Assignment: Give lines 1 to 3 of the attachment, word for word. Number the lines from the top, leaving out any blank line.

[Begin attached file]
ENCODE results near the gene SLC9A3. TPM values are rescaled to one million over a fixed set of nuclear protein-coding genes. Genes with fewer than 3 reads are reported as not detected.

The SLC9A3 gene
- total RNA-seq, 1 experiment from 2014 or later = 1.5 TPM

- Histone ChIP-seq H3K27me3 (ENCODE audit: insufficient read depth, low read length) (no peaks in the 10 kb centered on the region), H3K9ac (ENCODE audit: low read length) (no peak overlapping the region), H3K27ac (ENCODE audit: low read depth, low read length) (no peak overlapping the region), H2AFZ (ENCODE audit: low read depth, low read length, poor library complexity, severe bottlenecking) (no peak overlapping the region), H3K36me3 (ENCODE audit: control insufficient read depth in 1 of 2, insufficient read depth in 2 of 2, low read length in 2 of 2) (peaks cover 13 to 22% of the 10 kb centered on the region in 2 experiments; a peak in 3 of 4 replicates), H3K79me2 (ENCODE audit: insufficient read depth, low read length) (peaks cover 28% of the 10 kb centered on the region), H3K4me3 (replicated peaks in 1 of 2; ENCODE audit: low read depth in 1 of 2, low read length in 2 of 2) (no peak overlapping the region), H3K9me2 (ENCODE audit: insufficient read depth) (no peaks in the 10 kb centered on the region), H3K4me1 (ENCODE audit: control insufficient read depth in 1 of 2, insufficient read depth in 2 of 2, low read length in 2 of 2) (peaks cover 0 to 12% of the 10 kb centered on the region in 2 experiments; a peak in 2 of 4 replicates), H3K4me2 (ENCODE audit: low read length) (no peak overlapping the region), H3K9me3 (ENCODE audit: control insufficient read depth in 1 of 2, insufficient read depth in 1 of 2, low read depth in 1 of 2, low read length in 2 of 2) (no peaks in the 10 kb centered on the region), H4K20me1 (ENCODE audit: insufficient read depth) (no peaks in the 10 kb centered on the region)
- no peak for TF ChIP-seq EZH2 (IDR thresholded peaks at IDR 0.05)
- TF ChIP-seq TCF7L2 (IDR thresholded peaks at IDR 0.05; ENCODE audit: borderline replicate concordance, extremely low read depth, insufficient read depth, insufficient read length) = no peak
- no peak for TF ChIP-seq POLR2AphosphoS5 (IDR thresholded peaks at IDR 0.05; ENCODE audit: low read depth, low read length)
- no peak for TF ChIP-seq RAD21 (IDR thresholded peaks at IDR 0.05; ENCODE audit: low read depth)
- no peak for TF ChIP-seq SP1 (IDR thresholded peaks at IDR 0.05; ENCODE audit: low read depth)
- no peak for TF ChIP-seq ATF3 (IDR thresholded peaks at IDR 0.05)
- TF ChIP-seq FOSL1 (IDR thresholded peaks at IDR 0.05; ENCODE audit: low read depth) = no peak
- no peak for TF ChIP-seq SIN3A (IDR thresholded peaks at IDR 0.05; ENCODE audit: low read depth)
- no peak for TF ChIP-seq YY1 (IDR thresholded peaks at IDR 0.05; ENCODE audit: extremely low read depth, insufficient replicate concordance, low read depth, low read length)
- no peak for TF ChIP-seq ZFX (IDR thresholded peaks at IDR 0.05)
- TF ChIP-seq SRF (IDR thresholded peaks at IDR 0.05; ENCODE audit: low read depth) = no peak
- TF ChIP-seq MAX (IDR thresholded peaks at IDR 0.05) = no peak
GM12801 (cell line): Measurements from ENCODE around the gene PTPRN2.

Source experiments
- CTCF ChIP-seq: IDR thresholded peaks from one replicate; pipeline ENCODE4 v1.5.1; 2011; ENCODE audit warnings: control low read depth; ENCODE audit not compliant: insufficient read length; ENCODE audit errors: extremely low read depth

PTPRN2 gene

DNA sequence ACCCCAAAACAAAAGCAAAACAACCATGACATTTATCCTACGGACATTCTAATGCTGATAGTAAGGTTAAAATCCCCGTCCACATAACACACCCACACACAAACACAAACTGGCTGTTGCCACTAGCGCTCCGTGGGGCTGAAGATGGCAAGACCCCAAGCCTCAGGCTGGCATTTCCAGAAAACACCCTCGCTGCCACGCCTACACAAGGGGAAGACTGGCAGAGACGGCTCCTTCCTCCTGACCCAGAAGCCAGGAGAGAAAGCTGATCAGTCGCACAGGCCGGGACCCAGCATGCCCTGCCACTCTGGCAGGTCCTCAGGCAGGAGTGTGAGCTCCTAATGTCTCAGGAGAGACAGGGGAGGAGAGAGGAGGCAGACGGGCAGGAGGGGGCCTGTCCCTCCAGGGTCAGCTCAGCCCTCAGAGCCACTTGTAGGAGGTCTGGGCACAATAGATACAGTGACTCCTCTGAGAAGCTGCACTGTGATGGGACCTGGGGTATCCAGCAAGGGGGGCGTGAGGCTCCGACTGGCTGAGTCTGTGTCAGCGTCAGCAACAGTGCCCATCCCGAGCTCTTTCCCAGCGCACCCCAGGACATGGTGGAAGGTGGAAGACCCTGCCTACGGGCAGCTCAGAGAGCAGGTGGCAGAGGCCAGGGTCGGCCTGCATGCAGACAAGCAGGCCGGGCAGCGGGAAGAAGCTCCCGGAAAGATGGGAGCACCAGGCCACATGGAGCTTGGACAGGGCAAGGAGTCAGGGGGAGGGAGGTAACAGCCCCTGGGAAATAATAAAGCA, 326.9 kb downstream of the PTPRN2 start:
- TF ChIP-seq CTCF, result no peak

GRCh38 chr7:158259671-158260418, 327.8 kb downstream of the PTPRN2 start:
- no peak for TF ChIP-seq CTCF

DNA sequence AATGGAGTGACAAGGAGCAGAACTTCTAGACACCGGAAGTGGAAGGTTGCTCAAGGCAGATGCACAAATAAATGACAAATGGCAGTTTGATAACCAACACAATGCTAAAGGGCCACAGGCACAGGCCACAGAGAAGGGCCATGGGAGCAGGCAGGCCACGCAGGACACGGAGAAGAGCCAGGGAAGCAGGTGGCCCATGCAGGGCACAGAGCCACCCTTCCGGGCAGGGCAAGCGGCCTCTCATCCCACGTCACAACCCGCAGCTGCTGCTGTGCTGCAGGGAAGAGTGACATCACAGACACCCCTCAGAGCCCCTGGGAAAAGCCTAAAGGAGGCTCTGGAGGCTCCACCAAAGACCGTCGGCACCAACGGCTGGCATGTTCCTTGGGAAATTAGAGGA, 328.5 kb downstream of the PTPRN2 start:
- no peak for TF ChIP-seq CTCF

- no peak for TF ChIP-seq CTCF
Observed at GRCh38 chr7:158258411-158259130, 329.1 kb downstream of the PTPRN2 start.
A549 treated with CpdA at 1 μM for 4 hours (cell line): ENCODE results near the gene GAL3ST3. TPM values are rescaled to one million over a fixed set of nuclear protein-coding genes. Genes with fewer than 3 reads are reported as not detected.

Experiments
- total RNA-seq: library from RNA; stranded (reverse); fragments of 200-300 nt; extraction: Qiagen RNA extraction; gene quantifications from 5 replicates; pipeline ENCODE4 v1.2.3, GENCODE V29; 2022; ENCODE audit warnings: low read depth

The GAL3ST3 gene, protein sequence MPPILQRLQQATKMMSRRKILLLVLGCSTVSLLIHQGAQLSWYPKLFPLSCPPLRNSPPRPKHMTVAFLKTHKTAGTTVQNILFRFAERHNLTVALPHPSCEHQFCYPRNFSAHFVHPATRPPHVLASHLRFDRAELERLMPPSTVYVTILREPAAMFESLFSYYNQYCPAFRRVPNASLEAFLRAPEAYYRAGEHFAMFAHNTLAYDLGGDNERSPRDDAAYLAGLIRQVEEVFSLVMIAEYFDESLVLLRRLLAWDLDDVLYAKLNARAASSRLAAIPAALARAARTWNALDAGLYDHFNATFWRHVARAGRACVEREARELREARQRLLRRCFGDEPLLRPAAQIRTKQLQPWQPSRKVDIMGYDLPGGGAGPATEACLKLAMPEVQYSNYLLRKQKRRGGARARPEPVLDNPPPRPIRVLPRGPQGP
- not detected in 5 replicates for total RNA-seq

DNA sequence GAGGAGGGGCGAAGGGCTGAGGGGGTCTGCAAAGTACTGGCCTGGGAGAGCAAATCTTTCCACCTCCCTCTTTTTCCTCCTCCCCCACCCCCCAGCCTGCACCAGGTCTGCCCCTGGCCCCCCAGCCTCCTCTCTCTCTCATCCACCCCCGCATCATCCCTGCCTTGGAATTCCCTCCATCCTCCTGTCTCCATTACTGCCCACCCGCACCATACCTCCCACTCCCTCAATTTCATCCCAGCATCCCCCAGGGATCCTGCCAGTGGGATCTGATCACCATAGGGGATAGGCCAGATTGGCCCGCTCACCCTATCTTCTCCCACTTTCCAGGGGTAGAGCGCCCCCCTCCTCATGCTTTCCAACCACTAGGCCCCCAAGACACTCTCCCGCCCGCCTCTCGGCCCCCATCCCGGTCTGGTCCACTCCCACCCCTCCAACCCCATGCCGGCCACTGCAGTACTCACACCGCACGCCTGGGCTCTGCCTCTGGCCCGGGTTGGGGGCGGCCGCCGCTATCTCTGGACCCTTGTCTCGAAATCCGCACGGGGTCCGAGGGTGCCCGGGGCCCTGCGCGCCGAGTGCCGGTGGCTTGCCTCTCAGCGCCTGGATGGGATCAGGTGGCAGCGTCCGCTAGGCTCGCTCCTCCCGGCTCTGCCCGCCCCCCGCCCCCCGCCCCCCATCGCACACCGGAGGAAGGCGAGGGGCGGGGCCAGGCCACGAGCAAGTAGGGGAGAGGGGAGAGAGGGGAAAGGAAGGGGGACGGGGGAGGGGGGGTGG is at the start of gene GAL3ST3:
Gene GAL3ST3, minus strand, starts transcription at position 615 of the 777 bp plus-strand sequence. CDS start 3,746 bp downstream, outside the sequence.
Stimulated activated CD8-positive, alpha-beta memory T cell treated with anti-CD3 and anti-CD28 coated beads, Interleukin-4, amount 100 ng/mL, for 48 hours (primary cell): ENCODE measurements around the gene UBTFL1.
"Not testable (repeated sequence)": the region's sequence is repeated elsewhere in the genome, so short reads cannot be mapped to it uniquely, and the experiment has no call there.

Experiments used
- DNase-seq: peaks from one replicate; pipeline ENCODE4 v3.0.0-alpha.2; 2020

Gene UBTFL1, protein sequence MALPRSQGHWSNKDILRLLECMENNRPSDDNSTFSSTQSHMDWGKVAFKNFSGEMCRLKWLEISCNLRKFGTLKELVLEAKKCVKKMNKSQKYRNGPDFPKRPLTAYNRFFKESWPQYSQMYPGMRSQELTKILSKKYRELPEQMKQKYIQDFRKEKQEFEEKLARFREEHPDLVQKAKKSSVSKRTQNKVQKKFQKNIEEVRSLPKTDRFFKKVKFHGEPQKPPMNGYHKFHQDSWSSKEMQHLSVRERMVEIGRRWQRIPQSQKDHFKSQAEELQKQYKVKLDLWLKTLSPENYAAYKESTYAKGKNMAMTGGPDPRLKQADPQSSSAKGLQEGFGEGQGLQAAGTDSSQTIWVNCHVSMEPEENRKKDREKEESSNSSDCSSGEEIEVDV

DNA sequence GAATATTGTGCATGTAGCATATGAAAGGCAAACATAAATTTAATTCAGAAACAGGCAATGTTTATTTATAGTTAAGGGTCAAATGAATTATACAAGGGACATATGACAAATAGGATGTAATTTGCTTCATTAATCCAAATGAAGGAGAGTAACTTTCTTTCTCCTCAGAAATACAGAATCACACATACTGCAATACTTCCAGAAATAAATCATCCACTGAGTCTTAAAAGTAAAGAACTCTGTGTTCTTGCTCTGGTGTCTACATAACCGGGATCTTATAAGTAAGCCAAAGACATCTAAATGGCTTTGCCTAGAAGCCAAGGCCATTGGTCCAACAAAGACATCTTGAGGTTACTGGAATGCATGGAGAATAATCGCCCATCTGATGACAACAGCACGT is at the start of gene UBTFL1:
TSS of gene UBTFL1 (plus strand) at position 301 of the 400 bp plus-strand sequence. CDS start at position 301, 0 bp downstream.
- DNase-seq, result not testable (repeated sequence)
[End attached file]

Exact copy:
ENCODE results near the gene SLC9A3. TPM values are rescaled to one million over a fixed set of nuclear protein-coding genes. Genes with fewer than 3 reads are reported as not detected.

The SLC9A3 gene
- total RNA-seq, 1 experiment from 2014 or later = 1.5 TPM